Tuesday, 30 July 2013

Learning Creative Learning: Reading List for Week 5

Gerhard Fischer (2011): Understanding, Fostering, and Supporting Cultures of Participation. Interactions.

Of particular interest to me here are the recommendations for what is needed to create and foster a culture of participation (e.g. open-source software design). Would it be possible to create a culture of participation around learning Maths? What would it look like? Because I don't think it looks like khanacademy or any other website that I know of.

Quotes specific to education

  • Our current educational institutions often treat learners as consumers, fostering in students a mind-set of consumerism rather than of ownership of problems.
  • New models of teaching and learning, with an emphasis on learning communities, teachers as meta-designers, and courses-as-seeds.
  • A culture-of-participation perspective for learning and education is focused not on delivering predigested information to individuals, but on providing opportunities and resources for learners to engage in authentic activities, participate in social debates and discussions, create shared understanding among diverse stakeholders, and frame and solve personally meaningful problems.

Quotes on the required features of a Culture of Participation

  • A fundamental challenge for cultures of participation is to conceptualize, create, and evolve socio-technical environments that not only technically enable and support users’ participation, but also successfully encourage it.
  • Participation is often determined by an individual’s assessment of value/effort. The effort can be reduced by providing the right kind of tools with meta-design, and the value can be increased by making all voices heard by supporting social creativity.
  • Benefits must be perceived. Contributors have to believe that what they get in return justifies the investment they make. The benefits perceived may vary and can include professional benefits (helping for one’s own work), social benefits (increased status in a community, possibilities for jobs), and personal benefits (engaging in fun activities).
  • Low barriers must exist to sharing changes. Evolutionary growth is greatly accelerated in a system in which participants can share changes and keep track of multiple versions easily.
  • If sharing is difficult, it creates an unnecessary burden that participants are unwilling to overcome.
  • It creates technical and social conditions for broad participation in design activities by supporting “hackability” and “remixability.”
  • Boundary objects are needed to establish common ground and establish shared understanding for communities of interest.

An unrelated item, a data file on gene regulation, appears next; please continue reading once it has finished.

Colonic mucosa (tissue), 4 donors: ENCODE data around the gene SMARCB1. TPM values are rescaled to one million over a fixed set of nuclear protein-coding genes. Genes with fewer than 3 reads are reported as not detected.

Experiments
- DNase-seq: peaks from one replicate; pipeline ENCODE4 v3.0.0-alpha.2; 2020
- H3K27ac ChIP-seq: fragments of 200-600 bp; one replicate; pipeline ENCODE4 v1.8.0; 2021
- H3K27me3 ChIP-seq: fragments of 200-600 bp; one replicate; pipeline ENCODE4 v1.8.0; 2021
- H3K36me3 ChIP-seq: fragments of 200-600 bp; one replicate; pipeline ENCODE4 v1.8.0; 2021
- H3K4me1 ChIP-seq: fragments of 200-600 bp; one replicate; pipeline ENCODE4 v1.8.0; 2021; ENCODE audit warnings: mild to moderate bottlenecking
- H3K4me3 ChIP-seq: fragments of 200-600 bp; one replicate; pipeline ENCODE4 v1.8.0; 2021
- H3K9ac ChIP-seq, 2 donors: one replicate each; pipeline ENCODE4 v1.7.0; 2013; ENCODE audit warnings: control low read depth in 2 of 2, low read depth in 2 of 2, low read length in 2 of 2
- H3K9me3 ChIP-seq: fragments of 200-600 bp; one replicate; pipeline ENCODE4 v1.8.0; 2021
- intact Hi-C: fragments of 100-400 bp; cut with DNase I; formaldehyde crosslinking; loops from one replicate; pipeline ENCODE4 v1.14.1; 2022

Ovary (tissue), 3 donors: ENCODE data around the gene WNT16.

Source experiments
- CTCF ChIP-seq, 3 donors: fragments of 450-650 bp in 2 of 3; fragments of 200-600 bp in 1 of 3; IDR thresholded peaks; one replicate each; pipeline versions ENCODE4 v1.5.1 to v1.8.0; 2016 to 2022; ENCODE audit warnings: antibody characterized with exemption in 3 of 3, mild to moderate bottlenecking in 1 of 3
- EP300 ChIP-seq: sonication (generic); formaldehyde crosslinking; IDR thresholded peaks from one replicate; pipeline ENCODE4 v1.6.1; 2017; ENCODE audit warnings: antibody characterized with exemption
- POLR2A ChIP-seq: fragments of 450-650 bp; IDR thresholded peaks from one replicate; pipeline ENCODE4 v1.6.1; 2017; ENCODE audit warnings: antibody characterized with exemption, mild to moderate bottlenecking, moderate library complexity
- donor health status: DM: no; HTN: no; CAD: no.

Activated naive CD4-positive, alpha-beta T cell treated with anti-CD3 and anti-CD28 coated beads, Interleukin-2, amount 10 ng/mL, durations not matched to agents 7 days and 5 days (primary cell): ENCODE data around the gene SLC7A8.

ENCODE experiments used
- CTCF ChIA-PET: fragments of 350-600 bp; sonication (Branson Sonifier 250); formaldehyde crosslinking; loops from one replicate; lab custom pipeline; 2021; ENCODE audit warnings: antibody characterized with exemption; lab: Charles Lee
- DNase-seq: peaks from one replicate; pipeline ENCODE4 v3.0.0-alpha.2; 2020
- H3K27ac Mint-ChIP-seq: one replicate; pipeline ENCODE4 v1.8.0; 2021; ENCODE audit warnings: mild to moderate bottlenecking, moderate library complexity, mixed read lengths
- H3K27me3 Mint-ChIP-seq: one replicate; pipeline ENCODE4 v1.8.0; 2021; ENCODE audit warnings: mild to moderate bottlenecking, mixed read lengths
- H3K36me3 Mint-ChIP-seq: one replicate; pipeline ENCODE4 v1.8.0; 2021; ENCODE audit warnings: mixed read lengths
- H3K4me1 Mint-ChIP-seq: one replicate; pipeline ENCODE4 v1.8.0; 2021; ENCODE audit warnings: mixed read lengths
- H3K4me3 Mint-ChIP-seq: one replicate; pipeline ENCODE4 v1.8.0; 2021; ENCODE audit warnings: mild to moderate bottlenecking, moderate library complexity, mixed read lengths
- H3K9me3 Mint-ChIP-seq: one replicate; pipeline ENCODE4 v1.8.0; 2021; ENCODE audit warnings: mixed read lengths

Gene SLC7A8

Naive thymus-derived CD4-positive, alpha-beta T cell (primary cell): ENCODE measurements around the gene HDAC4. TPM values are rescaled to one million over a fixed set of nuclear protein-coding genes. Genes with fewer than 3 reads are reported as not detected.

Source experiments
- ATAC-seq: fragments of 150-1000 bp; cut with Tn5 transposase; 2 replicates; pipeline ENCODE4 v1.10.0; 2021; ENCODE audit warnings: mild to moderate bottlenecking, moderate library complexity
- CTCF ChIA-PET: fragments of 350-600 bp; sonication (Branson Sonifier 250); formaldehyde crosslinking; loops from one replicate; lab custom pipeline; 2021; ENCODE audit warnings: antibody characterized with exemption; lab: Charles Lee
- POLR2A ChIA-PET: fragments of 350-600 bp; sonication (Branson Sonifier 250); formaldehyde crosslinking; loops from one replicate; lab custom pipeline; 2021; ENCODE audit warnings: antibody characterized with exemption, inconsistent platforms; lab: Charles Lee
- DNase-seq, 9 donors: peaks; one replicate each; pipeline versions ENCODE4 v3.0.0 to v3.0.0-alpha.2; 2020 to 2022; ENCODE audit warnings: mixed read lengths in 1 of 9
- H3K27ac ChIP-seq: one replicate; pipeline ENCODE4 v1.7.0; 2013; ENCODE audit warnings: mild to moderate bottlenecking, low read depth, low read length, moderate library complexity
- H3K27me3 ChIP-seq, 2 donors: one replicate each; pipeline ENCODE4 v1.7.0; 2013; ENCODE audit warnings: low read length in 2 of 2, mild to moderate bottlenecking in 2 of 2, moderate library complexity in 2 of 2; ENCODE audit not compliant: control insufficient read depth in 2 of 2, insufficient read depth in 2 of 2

• Participants must be able to naturally express what they want to say.
  • Interaction mechanisms must have a low threshold for easy participation and a high ceiling for expressing sophisticated ideas. 
  • Participants are more readily engaged if they perceive the design activities as personally meaningful by associating a purpose with their involvement
  • We act not only for material gain, but for psychological well-being, for social integration and connectedness, for social capital, for recognition, and for improving our standing in a reputation economy.
  • Cultures of participation rely on intrinsic motivation for participation by providing contributors with the sense and experience of joint creativity, by giving them a sense of common purpose and mutual support in achieving it, and, in many situations, by replacing common background or geographic proximity with a sense of well-defined purpose, shared concerns, and the successful common pursuit of these.

Andrés Monroy-Hernández (2009): Designing a Website for Creative Learning

Broken link. Does anyone know where there is a mirror of this file?

Andrés Monroy-Hernández (2012): Designing for Remixing (excerpts -- Chapters 4 and 7

Well worth a read, even if only for the anecdotes about 10-year-olds forming companies, media franchises and the like on Scratch.


  • Also anecdotal evidence suggests that this form of remixing tends to be a useful way for newcomers to get started with Scratch,modifying an existing project instead of creating something completely new.
  • I argue for the value of using sociability to support creative engagement through basic mechanisms like remixing, which often facilitate more complex collaborative practices such as group work. Additionally, I argue for “participatory diversity,” that is the support for both “making” and “listening” or lurking.
  • Bootstraping a community works well through in-person gatherings, such as workshops, that help identify potential issues with the system and, more importantly, seed the community with the kind of content that is desired for the system.